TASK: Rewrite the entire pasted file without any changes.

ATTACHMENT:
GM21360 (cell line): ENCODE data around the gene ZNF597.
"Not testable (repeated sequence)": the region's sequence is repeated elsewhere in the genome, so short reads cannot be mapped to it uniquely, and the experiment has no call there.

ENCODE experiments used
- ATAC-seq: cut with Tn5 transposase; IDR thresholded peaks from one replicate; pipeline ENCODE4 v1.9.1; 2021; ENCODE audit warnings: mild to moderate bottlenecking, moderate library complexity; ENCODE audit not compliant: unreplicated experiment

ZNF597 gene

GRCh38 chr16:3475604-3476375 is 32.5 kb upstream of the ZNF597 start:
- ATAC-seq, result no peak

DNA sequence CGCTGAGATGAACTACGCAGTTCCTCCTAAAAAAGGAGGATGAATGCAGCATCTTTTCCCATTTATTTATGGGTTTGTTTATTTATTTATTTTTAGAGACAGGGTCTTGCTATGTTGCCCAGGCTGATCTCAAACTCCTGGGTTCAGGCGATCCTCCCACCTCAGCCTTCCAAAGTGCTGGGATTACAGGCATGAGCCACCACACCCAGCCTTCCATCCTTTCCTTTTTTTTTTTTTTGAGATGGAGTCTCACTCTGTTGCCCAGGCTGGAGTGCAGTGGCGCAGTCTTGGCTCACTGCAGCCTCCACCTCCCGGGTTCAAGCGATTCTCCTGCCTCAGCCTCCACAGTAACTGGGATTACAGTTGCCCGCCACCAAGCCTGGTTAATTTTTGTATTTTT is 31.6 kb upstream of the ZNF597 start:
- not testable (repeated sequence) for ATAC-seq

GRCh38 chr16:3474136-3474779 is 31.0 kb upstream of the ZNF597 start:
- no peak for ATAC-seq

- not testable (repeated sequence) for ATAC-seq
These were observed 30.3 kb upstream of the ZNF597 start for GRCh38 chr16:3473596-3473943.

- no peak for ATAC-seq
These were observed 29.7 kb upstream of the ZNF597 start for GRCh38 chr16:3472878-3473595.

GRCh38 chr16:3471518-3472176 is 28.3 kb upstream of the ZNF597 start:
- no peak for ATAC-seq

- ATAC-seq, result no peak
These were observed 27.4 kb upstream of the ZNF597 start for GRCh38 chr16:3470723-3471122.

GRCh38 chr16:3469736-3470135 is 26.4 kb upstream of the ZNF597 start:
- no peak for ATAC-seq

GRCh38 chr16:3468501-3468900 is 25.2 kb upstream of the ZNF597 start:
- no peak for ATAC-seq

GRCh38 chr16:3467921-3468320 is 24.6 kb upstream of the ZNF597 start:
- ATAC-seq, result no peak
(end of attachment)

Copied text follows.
GM21360 (cell line): ENCODE data around the gene ZNF597.
"Not testable (repeated sequence)": the region's sequence is repeated elsewhere in the genome, so short reads cannot be mapped to it uniquely, and the experiment has no call there.

ENCODE experiments used
- ATAC-seq: cut with Tn5 transposase; IDR thresholded peaks from one replicate; pipeline ENCODE4 v1.9.1; 2021; ENCODE audit warnings: mild to moderate bottlenecking, moderate library complexity; ENCODE audit not compliant: unreplicated experiment

ZNF597 gene

GRCh38 chr16:3475604-3476375 is 32.5 kb upstream of the ZNF597 start:
- ATAC-seq, result no peak

DNA sequence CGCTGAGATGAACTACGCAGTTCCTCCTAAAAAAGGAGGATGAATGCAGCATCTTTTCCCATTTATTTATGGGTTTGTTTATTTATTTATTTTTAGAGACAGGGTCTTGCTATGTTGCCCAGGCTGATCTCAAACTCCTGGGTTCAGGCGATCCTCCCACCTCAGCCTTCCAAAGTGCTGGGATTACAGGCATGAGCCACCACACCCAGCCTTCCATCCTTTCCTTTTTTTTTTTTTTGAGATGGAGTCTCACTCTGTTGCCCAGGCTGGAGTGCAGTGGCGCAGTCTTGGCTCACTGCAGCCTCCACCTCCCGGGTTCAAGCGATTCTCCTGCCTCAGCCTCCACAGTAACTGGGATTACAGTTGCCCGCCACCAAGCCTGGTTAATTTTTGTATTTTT is 31.6 kb upstream of the ZNF597 start:
- not testable (repeated sequence) for ATAC-seq

GRCh38 chr16:3474136-3474779 is 31.0 kb upstream of the ZNF597 start:
- no peak for ATAC-seq

- not testable (repeated sequence) for ATAC-seq
These were observed 30.3 kb upstream of the ZNF597 start for GRCh38 chr16:3473596-3473943.

- no peak for ATAC-seq
These were observed 29.7 kb upstream of the ZNF597 start for GRCh38 chr16:3472878-3473595.

GRCh38 chr16:3471518-3472176 is 28.3 kb upstream of the ZNF597 start:
- no peak for ATAC-seq

- ATAC-seq, result no peak
These were observed 27.4 kb upstream of the ZNF597 start for GRCh38 chr16:3470723-3471122.

GRCh38 chr16:3469736-3470135 is 26.4 kb upstream of the ZNF597 start:
- no peak for ATAC-seq

GRCh38 chr16:3468501-3468900 is 25.2 kb upstream of the ZNF597 start:
- no peak for ATAC-seq

GRCh38 chr16:3467921-3468320 is 24.6 kb upstream of the ZNF597 start:
- ATAC-seq, result no peak